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Philip Jose Farmer

Philip Jose Farmer(1918-2009)
Philip Jose Farmer won several Hugo and Nebula awards for his fantasy and science fiction. He died in his sleep on February 25, 2009. Here’s his website.

Riverworld

Riverworld —  (1971-1983) Bangsian fantasy. Available in audio formats. Publisher: All those who ever lived on Earth have found themselves resurrected — healthy, young, and naked as newborns — on the grassy banks of a mighty river, in a world unknown. Miraculously provided with food, but with no clues to the meaning of their strange new afterlife, billions of people from every period of Earth’s history — and prehistory — must start again. Sir Richard Francis Burton would be the first to glimpse the incredible way-station, a link between worlds. This forbidden sight would spur the renowned 19th-century explorer to uncover the truth. Along with a remarkable group of compatriots, including Alice Liddell Hargreaves (the Victorian girl who was the inspiration for Alice in Wonderland), an English-speaking Neanderthal, a WWII Holocaust survivor, and a wise extraterrestrial, Burton sets sail on the magnificent river. His mission: to confront humankind’s mysterious benefactors, and learn the true purpose — innocent or evil — of the Riverworld…

Philip Jose Farmer Riverworld review 1. To Your Scattered Bodies Go 2. The Fabulous Riverboat 3. The Dark Design 4. The Magic Labyrinth 5. The Gods of Riverworld Philip Jose Farmer Riverworld review 1. To Your Scattered Bodies Go 2. The Fabulous Riverboat 3. The Dark Design 4. The Magic Labyrinth 5. The Gods of Riverworld Philip Jose Farmer Riverworld review 1. To Your Scattered Bodies Go 2. The Fabulous Riverboat 3. The Dark Design 4. The Magic Labyrinth 5. The Gods of Riverworld Philip Jose Farmer Riverworld review 1. To Your Scattered Bodies Go 2. The Fabulous Riverboat 3. The Dark Design 4. The Magic Labyrinth 5. The Gods of Riverworld Philip Jose Farmer Riverworld review 1. To Your Scattered Bodies Go 2. The Fabulous Riverboat 3. The Dark Design 4. The Magic Labyrinth 5. The Gods of Riverworld

To Your Scattered Bodies Go: The Riverworld is fascinating

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To Your Scattered Bodies Go by Philip Jose Farmer

After he died, the famous 19th century explorer Sir Richard Francis Burton wasn’t surprised to find that what the Christian priests had taught about the Resurrection wasn’t true. But he was totally bewildered by what actually happened. He woke up young, hairless, naked, and turning in midair (as if on a spit) in the middle of 37 billion other young, hairless, naked and rotating humans. Soon after waking, the bodies — all the people over the age of five who had ever lived — plunged to the ground and began their new lives together in a giant river valley... Is this Heaven, Hell, Purgatory, or is it some huge social experiment being run by aliens?

Most of the humans, happy that their basic needs are being met, are content to just be living agai... Read More

The Fabulous Riverboat: In which we learn very little about Riverworld

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The Fabulous Riverboat by Philip Jose Farmer

To Your Scattered Bodies Go, the first of Philip Jose Farmer’s Riverworld novels, was a fast-paced, highly creative, and extremely exciting story, so I was eager to continue the tale in the second novel, The Fabulous Riverboat. This part of the story of mankind’s resurrection onto a million-miles-long stretch of river valley focuses on Samuel Clemens (Mark Twain) — one of the people who’ve been contacted by a traitor who hopes to use twelve special humans to disrupt the plans of the creatures (gods? aliens?) who are responsible for the Resurrection.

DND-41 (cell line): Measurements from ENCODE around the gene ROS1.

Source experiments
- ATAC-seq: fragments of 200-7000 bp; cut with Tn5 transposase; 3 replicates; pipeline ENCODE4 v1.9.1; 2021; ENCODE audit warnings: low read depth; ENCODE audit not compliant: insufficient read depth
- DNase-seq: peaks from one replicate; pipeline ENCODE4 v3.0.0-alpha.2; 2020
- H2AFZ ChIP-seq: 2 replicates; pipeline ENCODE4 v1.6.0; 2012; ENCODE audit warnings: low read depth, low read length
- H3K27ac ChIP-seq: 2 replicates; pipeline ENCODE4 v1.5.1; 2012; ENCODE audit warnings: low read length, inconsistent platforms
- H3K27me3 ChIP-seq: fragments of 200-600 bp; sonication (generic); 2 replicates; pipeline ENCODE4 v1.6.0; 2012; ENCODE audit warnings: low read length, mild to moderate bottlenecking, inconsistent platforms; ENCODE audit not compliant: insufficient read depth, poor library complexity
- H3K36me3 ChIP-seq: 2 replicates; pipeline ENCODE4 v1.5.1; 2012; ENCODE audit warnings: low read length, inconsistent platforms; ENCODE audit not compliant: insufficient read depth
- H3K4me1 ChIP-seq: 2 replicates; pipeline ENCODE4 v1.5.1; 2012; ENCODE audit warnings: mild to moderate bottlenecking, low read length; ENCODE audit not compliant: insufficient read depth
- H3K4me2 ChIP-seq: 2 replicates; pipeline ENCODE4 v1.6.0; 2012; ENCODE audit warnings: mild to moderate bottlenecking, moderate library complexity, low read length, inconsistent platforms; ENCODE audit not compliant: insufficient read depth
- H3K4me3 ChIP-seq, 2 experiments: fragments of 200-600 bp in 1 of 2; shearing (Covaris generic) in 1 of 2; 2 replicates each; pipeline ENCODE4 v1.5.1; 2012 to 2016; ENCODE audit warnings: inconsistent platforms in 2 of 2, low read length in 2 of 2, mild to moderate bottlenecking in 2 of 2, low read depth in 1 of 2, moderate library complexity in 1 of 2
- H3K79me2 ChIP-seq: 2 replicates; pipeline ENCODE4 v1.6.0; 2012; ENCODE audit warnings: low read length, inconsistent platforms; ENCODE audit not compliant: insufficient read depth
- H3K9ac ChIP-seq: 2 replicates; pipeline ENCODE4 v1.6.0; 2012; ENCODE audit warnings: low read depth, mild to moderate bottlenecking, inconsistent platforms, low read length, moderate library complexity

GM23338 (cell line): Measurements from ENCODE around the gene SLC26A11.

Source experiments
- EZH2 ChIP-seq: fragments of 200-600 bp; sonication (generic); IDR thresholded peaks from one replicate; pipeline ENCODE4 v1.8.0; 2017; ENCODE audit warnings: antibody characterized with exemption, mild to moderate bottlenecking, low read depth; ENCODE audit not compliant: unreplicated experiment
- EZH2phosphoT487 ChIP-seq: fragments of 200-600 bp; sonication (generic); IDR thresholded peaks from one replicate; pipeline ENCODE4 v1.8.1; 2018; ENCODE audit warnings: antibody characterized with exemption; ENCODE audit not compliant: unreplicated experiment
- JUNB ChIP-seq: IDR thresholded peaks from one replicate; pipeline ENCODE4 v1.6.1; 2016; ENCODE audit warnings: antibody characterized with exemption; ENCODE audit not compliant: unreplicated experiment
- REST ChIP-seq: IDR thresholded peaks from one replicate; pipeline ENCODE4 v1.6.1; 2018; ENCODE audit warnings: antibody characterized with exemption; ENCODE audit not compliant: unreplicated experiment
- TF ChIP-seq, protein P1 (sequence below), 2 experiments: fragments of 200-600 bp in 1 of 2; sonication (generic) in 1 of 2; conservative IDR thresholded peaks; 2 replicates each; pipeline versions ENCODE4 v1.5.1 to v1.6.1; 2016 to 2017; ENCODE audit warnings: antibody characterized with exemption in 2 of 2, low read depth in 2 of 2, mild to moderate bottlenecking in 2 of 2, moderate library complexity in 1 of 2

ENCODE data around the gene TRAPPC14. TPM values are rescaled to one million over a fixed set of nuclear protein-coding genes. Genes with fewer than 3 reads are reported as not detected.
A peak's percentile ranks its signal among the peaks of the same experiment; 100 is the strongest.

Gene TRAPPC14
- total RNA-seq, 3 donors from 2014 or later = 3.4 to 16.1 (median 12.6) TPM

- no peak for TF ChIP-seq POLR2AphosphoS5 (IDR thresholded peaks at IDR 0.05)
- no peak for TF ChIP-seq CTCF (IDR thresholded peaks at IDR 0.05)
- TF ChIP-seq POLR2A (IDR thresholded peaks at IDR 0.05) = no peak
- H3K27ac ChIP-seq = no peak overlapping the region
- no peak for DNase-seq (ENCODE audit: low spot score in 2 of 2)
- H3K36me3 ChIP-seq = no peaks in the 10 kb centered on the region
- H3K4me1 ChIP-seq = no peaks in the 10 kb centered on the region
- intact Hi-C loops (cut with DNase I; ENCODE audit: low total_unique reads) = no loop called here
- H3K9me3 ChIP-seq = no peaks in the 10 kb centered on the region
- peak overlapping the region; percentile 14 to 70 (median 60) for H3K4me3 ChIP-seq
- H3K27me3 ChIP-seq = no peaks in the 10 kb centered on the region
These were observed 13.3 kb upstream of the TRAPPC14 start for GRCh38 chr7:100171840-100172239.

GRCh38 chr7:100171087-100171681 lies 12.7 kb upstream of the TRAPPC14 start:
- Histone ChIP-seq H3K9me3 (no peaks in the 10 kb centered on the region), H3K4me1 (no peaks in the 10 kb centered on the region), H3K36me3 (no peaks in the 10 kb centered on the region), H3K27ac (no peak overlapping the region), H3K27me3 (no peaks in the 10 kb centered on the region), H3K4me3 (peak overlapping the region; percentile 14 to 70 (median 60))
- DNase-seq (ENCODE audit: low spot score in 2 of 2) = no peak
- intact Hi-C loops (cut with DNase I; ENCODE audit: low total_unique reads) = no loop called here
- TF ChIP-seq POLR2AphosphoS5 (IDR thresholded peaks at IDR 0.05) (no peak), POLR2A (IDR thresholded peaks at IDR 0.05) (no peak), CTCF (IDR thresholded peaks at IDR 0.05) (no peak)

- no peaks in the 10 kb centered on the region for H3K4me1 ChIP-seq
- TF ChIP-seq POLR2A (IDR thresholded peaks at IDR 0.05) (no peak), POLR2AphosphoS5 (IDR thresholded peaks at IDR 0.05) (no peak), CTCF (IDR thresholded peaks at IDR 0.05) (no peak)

At the beginning of The Fabulous Riverboat, we meet Sam Clemens and his 800 lb Neanderthal bodyguard named Joe Miller. (Note: I highly recommend Rec... Read More

Khokarsa

Khokarsa — (1974-1976) Publisher: Twelve thousand years ago the great lost city of Opar was in its prime, with its Atlantean tradition, its fabled jewels, its living goddess and Hadon, son of ancient Opar, whose claim to a throne launches him upon an enthralling and dangerous venture.

Khokarsa novels:                                                  Omnibus edition contains The Song of Kwasin:
fantasy and science fiction book reviewsfantasy and science fiction book reviews                  fantasy and science fiction book reviews

Hadon of Ancient Opar: Farmer plays in Burroughs’ world

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Hadon of Ancient Opar by Philip Jose Farmer

To most general readers of science fiction, Philip Jose Farmer is probably best known as the creator of the RIVERWORLD series, and possibly also as the Golden Age writer who brought sex into the Science Fiction scene through his stories “The Lover” (1952) and Flesh (1960). He also loved to dabble in other author’s created universes, to the extent that he wrote numerous pastiches and fictional “biographies” purportedly by and about such characters as Edgar Rice BurroughsTARZAN, Kurt Vonnegut’s KILGORE TROUT, and DOC SAVAGE, just to name a few. Fans of Burroughs’ Tarzan books will probably remember that the erudite “ape-man” visited a... Read More

Magazine Monday: Asimov’s, February 2014

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The first of three novelettes in the February 2014 issue of Asimov’s is Derek Künsken's “Schools of Clay,” a space opera that is almost incomprehensible. It concerns a race of beings that is modeled on bees, apparently, with queens, workers and new generations of princesses. These beings mine asteroid belts and seem to be partly machine and partly organic (though their nature is never spelled out, one of the serious shortcomings of this story). Some of these beings have souls, and some do not, though what “soul” means in this context is unclear. Diviya is the viewpoint character, a medic or mechanic or both, caught between castes. And he is a revolutionary, for the workers have become dissatisfied with their status. A need for the colony to migrate — a pod of predatory shaghāl has come after the colony, beings whose nature and aims are not explained — comes too early for the plans of the revolutionaries,... Read More

Science Fiction Super Pack #1: A generally above-average anthology

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Science Fiction Super Pack #1 edited by Warren Lapine